In the Ottoman Empire,¹ as in the mamlūk regimes eventually subdued by and incorporated within it, the ruling elite consisted of “slaves”² (kullar, sg. kul) who had been born outside Dar al-Islam (i.e., in Dar al-Harb), acquired mostly at ages 10 to 12 (but in some cases ranging from ages 8 to 20), then trained to defend and administer the empire. Theajemi-oghlan,foreign-born youths, were early separated from parents, homeland, and the Christian faith. The exclusion of those born Muslim, including the sons of the ruling elite, was consciously designed to prevent the concentration of inherited fortunes and the concomitant...

    • CHAPTER 11 Male Homosexuality in Ottoman Albania
      (pp. 187-196)
      Stephen O. Murray

      As Edward Gibbon long ago remarked, although Albania is only fifty miles from the heel of the Italian boot, the country and its people are all but unknown.¹ The following passage from William Plomer’s biography of Ali Pasha distills nineteenth-century romantic writings about the Skipetar “national character”:

      Perhaps of Scythian origin, they called themselves Skipetars, and spoke a mixed language with a Slavonic basis…. Half shepherds and half warriors, devoted to their native mountains and inheriting heroic traits from the remote past … they delighted to regard themselves as Palikars, or braves…. They were much given to homosexual practices, and...

    • CHAPTER 12 The Balkan Sworn Virgin: A Cross-Gendered Female Role
      (pp. 197-203)
      Mildred Dickemann

      The “sworn virgin” of the montane Balkans, strangely neglected by anthropology, is a theoretically important gender role, as these cross-dressed, cross-gendered females are the only known institutionalized female-to-male role and identity transformations in modern Europe, paralleling those known from native North America (Blackwood 1984; Lang 1990).¹ Indeed, Scandinavianist Carol Clover (1986) has proposed that they represent a surviving example of cross-gendered female roles widespread in pre-Christian Europe, as evidenced by sagas, folklore, and early Christian accounts. In fact, their former presence in now urbanized Dalmatia and Bosnia is attested by epic folksongs (Filipovic 1982:59–69).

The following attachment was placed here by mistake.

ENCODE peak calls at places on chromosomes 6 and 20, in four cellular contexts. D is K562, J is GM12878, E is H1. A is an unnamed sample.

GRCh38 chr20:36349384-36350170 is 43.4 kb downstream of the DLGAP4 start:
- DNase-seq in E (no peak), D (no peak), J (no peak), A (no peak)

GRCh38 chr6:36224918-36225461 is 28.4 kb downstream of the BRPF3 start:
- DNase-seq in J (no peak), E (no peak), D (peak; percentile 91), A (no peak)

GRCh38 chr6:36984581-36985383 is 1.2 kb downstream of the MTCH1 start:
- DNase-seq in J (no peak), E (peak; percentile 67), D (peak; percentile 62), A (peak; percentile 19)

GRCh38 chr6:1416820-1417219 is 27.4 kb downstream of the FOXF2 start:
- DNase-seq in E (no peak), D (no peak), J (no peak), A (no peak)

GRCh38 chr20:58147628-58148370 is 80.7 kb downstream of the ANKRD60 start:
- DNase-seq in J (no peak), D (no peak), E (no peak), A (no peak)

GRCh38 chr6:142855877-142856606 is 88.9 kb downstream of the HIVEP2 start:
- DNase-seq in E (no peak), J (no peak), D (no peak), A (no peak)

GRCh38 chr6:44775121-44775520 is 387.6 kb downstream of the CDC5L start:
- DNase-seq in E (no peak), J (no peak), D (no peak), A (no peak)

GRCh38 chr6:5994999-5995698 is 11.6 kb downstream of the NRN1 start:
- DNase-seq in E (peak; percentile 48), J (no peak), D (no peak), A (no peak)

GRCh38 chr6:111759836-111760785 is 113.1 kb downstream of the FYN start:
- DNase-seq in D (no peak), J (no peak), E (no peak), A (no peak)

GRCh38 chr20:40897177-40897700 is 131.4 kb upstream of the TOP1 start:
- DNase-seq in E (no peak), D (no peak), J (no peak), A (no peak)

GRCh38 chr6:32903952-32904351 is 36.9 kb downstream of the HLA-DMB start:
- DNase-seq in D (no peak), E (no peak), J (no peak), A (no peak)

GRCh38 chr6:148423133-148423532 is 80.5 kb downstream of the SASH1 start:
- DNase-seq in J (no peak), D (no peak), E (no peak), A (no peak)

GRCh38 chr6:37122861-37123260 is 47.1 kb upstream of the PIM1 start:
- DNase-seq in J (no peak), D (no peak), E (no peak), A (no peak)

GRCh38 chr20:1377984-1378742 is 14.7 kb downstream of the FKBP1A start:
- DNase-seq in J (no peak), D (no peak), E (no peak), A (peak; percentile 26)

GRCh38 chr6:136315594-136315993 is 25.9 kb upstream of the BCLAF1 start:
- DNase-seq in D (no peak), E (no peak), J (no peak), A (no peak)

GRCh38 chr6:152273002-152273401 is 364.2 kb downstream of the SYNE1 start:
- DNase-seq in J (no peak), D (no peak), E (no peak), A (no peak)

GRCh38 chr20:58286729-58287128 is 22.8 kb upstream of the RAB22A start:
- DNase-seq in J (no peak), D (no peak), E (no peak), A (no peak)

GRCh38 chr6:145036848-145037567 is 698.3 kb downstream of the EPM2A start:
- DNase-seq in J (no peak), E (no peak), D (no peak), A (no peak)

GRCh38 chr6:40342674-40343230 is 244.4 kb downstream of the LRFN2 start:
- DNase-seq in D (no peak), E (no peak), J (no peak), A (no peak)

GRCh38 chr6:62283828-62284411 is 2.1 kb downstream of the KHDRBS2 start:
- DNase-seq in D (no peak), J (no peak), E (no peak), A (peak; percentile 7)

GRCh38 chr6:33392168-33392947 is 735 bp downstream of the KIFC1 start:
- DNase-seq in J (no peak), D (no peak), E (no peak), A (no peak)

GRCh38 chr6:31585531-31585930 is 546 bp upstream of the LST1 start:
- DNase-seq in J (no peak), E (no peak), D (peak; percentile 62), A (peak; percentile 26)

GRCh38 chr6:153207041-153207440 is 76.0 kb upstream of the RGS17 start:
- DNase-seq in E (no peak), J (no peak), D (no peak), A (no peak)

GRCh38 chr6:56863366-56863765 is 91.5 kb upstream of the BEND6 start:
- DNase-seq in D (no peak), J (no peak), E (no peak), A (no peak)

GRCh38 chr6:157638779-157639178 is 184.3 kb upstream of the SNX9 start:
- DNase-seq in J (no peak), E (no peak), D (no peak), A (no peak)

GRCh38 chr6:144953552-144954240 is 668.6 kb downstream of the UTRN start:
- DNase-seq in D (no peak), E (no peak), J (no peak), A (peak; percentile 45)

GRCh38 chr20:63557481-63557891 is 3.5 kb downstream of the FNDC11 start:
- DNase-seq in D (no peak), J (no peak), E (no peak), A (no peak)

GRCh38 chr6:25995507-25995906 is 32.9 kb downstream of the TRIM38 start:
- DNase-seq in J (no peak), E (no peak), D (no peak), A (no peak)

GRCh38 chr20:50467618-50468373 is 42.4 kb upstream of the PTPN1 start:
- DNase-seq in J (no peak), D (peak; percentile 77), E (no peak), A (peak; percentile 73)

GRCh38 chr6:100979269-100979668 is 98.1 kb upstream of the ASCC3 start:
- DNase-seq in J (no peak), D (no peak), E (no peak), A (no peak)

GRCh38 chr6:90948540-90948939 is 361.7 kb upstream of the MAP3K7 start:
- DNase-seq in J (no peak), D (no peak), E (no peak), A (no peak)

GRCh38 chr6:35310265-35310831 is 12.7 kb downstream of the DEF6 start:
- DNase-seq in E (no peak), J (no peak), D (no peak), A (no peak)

Our knowledge of the sworn...

    • CHAPTER 13 Some Nineteenth-Century Reports of Islamic Homosexualities
      (pp. 204-221)
      Stephen O. Murray

      For James Silk Buckingham, who journeyed through Mesopotamia in the summer of 1817, passing the ruins of Nineveh along the Tigris River on his way to Baghdad, recording the “unspeakable” lifeways of the debauched Orient was a “duty.” Beyond its standard litany of the “indescribable” and the “infamous,” the following passage is interesting for the way it reveals how such attitudes were reflected back by “natives,” who were aware of the Christian European denigration of Islamic acceptance of “depravity,” and therefore denied that anything sexual was going on. It opens with Buckingham’s description of Hebheb, where the appearance of the...

    • CHAPTER 14 Gender-Defined Homosexual Roles in Sub-Saharan African Islamic Cultures
      (pp. 222-230)
      Stephen O. Murray

      Arab traders (allied with coastal African tribes against enemies from the interior) carried Islam down both the eastern and the western coasts of Africa. The conventional wisdom used to be that possession cults in which women played leading roles were residues of pre-Islamic traditional religions, “little traditions” persisting in the shadow of the quranic “great tradition.” In recent years, anthropologists have focused on the extent to which Islam is a “folk religion” rather than a “religion of the book.”¹ They have also suggested that rather than fading away under increasing Islamic hegemony, possession cults seem especially to flourish in cultures...

  6. Part IV: Anthropological Studies
    • CHAPTER 15 Institutionalized Gender-Crossing in Southern Iraq
      (pp. 233-243)
      Sigrid Westphal-Hellbusch

      During our study of the Ma’dan clans of the lower Euphrates-Tigris¹ we were able to establish rather close contact with a female poet of local fame. She led her life as amustergil, that is, a woman in men’s clothing. The phenomenon of transvestites has been reported, for instance, among South and North American tribes, but for the Arabic world it has met with little notice.² As our poet is not an isolated case—she maintained that in her own clan alone approximately fifty women lived as men—the question as to the basis for this phenomenon merits attention.

      Not...

    • CHAPTER 16 The Sohari Khanith
      (pp. 244-255)
      Stephen O. Murray